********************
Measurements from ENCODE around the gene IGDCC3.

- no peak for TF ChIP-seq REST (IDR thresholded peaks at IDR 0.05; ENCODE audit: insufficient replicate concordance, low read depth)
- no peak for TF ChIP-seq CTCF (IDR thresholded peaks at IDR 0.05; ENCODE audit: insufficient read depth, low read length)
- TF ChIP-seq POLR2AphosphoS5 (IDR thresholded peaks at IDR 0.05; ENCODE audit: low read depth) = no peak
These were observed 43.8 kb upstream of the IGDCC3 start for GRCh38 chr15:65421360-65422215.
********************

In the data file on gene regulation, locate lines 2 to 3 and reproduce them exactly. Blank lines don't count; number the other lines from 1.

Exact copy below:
- no peak for TF ChIP-seq REST (IDR thresholded peaks at IDR 0.05; ENCODE audit: insufficient replicate concordance, low read depth)
- no peak for TF ChIP-seq CTCF (IDR thresholded peaks at IDR 0.05; ENCODE audit: insufficient read depth, low read length)